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Stochastic Resonance as a Proposed Neurobiological Model for Eye Movement Desensitization and Reprocessing (EMDR) Therapy

Millar, P., McGowan, I., Bergmann, U., Farrell, Derek and McLaughlin, D. (2018) Stochastic Resonance as a Proposed Neurobiological Model for Eye Movement Desensitization and Reprocessing (EMDR) Therapy. Medical Hypotheses, 121. pp. 106-111. ISSN 0306-9877

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Abstract

EMDR therapy is recommended in several guidelines in the International field of psychological trauma. The dual attention stimuli/alternating bilateral stimulation (DAS/ABS) element of EMDR therapy has no proposed mechanism of action agreed upon, which explains the rapid shifts in cognitions and dysfunctional traumatic memory networks that are central to its observable efficacy. This paper discusses an innate, biological mechanism found in biological systems, including the human nervous system that may explain the efficacy of DAS/ABS. This mechanism is stochastic resonance (SR). SR is observed to make unintelligible, subthreshold signals intelligible and facilitates signal transmission. It provides a potential mechanism for discrimination and the selective focusing of attention, which are important factors in effective psychotherapy for the psychologically traumatised individual. The body/mind complex aims to achieve the functional encoding of memories in the neocortex and a key structural crossroads in this process is the thalamus. Activity in the thalamus is decreased in Post-Traumatic Stress Disorder (PTSD) compared to non-PTSD patients and a form of ‘gating’ is known to occur at the thalamic level. This ‘gating’ is adaptive and it is postulated to protect the higher neocortical systems in times of trauma. Although the model is initially somewhat counterintuitive, Stochastic Resonance; a form of random ‘noise’, can be considered ‘helpful randomness’ and when present in the thalamus SR can help filter and control sensitivity to incoming signals; helping to discriminate what is communicated. Naturally occurring SR is normally present as a result of descending cortico-thalamic activity, but appears attenuated as a result of exposure to trauma. The view of ‘noise’ in the current era of cell phones and High Definition is generally negative with science going to significant lengths to clean up signals: i.e. removing noise from them. We do not want white noise in our music or during our cell phone calls. However, some researchers invite us to consider that not all noise is bad and the downward corticothalamic ‘noise’ is an example of this category of ‘helpful noise’. This paper will discuss the potential role of SR, as the mechanism by which DAS/ABS generates a random (stochastic) signal, facilitating a return to functional memory processing, where there is a lack of naturally occurring noise from the descending corticothalamic connections because of exposure to trauma. Modelling the mechanism as SR will facilitate further study into EMDR therapy and this will hopefully encourage perspicacity, where there has previously been derision.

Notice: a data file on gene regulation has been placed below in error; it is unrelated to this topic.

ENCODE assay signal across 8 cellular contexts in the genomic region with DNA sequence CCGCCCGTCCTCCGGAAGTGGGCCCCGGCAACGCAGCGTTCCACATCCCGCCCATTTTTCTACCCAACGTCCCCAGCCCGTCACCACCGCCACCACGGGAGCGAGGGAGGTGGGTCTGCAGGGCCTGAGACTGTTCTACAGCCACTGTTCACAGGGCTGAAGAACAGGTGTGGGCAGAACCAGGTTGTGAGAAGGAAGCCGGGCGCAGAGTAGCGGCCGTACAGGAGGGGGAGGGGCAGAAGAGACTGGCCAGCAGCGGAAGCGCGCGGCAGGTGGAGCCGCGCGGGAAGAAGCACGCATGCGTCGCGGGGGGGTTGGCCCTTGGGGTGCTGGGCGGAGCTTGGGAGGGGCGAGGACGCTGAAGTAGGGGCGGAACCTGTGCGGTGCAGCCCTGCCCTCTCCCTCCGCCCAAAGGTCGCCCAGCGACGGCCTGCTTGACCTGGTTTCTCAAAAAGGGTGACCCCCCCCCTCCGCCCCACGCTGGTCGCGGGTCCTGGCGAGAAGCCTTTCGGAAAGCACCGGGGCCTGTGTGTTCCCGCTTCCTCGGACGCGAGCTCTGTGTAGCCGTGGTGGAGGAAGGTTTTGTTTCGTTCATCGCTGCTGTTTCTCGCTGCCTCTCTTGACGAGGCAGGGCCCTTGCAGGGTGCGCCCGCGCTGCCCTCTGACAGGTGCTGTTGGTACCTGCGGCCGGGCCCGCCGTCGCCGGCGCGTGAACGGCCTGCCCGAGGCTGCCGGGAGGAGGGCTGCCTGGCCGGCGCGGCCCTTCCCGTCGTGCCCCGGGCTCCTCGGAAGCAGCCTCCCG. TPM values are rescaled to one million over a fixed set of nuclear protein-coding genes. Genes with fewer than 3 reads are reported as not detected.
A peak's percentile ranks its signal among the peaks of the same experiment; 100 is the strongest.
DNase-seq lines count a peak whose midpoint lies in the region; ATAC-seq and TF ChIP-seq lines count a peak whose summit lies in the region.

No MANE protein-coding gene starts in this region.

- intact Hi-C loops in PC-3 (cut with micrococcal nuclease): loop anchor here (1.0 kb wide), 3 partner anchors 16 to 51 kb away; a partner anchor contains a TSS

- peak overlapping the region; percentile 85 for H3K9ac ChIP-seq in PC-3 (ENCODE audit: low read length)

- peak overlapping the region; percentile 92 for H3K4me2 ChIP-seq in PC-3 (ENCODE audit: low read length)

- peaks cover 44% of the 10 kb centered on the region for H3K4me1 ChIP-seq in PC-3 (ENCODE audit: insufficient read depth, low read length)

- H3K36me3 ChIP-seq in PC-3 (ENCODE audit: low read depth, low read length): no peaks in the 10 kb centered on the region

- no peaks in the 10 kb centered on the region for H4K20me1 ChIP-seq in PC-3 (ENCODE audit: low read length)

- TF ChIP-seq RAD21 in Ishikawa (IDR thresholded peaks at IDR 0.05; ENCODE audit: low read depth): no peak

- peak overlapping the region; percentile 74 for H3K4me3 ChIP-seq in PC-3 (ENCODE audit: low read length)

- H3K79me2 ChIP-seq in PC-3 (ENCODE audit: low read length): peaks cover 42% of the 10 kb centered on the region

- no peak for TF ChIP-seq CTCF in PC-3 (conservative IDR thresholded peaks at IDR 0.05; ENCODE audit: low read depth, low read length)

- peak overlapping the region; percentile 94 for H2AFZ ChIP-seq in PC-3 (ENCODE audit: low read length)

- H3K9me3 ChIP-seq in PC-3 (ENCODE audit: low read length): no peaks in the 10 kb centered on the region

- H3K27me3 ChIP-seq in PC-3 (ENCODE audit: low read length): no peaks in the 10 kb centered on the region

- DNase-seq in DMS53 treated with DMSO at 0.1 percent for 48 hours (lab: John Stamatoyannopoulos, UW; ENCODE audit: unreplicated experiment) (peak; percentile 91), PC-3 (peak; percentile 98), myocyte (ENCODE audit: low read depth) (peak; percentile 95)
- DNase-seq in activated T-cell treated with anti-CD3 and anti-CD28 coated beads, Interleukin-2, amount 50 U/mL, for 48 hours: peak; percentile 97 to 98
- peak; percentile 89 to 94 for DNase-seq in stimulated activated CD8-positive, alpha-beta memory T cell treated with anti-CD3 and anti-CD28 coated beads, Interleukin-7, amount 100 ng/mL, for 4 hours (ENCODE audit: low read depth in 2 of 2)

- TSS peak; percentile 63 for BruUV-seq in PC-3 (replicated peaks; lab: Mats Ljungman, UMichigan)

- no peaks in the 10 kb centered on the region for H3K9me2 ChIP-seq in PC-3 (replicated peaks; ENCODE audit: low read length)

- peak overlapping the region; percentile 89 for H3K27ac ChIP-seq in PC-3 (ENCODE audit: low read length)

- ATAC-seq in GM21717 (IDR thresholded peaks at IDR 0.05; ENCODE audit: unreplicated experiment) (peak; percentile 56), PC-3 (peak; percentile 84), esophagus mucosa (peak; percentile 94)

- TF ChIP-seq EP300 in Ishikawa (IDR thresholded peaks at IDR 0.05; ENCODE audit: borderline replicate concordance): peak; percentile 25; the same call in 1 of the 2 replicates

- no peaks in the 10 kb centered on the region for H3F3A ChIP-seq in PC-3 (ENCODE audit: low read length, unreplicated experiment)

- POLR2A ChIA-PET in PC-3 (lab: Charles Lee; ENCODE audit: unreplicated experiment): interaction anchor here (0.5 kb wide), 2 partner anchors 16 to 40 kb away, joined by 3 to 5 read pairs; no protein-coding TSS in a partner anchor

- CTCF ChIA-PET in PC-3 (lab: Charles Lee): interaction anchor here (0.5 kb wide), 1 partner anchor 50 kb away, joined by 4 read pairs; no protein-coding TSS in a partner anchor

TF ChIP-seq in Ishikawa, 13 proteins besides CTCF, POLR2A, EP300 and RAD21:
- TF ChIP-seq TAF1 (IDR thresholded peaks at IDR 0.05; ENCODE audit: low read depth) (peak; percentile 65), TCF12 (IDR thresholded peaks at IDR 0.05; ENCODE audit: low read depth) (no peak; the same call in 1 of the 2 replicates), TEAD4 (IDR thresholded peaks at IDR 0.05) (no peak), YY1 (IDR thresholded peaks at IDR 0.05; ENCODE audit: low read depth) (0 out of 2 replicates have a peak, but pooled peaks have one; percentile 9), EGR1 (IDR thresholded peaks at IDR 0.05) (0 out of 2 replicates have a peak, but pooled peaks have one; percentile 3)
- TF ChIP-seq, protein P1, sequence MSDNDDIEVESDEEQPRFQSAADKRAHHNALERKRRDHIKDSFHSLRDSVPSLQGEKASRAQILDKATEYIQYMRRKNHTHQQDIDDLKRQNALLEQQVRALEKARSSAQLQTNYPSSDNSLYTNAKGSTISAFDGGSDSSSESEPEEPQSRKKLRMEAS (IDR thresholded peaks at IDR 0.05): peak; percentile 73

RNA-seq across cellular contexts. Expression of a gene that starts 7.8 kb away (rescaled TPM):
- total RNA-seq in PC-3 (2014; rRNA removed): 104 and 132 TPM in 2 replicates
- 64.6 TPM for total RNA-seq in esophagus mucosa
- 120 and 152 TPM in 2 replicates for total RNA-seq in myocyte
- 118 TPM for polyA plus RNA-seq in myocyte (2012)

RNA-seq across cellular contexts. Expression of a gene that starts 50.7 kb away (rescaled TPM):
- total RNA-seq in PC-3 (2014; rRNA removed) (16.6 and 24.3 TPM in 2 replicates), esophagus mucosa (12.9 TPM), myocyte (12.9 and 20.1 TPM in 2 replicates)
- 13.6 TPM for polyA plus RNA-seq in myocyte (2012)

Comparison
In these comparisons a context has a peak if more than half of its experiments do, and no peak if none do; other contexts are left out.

Item Type: Article
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Uncontrolled Keywords: EMDR, trauma, psychological trauma, treatment, therapy
Subjects: R Medicine > RC Internal medicine > RC0321 Neuroscience. Biological psychiatry. Neuropsychiatry
Divisions: Academic Departments > Institute of Health and Society
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Depositing User: Derek Farrell
Date Deposited: 10 Oct 2018 12:04
Last Modified: 10 Oct 2018 12:04
URI: https://eprints.worc.ac.uk/id/eprint/7118

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